Caregiving, neither for the faint of heart or the weak of stomach, has been such an enormous part of my life. And I don’t really see a life “after” caregiving. It all started with my mother and a diagnosis of early on-set Alzheimer’s Disease back in the 90’s, and continues today as I work to help my grandmother who is in her 90’s continue to live in her home.
It’s more than an interest, it has become a way of life. And here in West Virginia it is certainly a needed way of life. so much of our elderly community has found themselves alone, forgotten, or just plain out of options. for all of our talk about being a retirement state, there wasn’t much planning put into managing the ongoing lives once the golf, shopping, travel, and dining days were replaced by the darker parts of aging. In a recent conversation with a local elder services director, it was mentioned that our county has a population of almost 15,000 seniors (65+), but they only receive funding to provide services to about 1,000, much less than the demand for their services.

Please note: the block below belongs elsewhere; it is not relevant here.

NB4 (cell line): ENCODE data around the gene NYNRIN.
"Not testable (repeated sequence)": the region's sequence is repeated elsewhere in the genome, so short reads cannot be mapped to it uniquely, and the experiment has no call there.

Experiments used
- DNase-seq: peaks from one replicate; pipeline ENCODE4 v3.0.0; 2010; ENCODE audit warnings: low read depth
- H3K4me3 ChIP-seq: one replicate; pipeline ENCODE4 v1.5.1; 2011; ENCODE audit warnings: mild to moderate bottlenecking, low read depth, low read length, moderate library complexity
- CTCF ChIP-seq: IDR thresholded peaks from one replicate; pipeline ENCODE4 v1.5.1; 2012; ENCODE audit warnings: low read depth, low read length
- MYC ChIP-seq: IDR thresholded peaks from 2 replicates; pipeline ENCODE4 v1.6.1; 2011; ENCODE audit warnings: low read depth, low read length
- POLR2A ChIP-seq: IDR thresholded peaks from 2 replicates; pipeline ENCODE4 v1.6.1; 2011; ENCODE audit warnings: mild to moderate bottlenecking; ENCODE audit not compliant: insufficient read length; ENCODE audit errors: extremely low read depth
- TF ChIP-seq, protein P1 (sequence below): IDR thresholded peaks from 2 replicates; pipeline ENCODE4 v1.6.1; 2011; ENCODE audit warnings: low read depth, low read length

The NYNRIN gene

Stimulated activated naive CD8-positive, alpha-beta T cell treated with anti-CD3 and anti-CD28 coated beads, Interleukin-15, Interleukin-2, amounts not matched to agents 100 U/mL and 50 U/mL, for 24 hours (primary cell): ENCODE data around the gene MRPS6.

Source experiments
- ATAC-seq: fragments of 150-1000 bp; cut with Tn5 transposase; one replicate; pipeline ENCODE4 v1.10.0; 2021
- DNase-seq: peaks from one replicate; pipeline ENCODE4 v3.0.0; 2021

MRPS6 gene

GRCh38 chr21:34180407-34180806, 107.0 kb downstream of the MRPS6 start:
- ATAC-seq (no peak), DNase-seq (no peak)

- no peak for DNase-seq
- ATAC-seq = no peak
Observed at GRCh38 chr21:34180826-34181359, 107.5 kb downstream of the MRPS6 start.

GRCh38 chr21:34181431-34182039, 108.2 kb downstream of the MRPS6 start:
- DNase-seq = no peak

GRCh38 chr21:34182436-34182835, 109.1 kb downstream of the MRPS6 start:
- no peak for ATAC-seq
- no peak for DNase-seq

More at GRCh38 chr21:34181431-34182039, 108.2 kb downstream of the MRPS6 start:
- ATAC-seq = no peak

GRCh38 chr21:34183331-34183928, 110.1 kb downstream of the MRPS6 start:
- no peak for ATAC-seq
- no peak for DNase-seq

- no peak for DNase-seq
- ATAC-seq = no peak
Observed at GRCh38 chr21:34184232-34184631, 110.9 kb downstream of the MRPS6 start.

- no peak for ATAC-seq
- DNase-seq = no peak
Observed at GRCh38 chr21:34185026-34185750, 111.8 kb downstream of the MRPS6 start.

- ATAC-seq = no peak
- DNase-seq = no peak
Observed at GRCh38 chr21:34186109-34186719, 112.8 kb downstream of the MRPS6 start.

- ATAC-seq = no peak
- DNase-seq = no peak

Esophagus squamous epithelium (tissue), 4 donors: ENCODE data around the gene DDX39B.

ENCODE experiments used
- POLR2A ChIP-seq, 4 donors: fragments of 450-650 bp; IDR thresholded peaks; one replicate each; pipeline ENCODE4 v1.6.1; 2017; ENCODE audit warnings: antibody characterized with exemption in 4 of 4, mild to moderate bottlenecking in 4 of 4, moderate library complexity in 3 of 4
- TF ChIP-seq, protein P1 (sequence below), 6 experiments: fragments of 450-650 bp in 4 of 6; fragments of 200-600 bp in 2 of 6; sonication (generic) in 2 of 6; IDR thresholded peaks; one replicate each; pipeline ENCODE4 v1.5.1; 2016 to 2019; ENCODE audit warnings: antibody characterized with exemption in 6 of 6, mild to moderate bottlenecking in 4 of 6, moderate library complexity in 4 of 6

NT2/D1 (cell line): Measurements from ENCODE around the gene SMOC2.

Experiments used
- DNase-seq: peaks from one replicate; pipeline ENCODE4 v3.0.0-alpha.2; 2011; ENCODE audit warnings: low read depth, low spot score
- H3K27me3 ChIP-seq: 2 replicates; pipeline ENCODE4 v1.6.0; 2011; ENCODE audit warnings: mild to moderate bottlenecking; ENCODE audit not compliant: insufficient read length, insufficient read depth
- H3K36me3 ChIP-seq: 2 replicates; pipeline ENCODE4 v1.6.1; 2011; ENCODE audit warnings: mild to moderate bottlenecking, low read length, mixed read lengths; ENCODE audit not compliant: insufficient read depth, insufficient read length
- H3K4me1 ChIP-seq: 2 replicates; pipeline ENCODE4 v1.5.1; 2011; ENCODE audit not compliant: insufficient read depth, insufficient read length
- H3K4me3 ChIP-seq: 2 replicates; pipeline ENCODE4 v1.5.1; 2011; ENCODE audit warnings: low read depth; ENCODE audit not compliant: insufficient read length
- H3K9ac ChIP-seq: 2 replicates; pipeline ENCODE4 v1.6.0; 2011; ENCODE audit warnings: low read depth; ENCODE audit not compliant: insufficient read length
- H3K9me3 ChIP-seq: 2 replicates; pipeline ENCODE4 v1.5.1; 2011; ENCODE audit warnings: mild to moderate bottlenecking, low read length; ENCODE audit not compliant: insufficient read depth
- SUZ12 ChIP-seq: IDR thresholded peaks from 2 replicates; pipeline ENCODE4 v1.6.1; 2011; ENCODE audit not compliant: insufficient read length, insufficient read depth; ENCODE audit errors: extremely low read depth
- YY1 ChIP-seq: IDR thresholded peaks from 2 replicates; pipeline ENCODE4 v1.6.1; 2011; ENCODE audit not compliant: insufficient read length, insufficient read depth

Although many of those 15,000 don’t need help and support, not only can that can easily change, but there are many caregivers struggling to make it through until they, essentially, win the elder services lottery.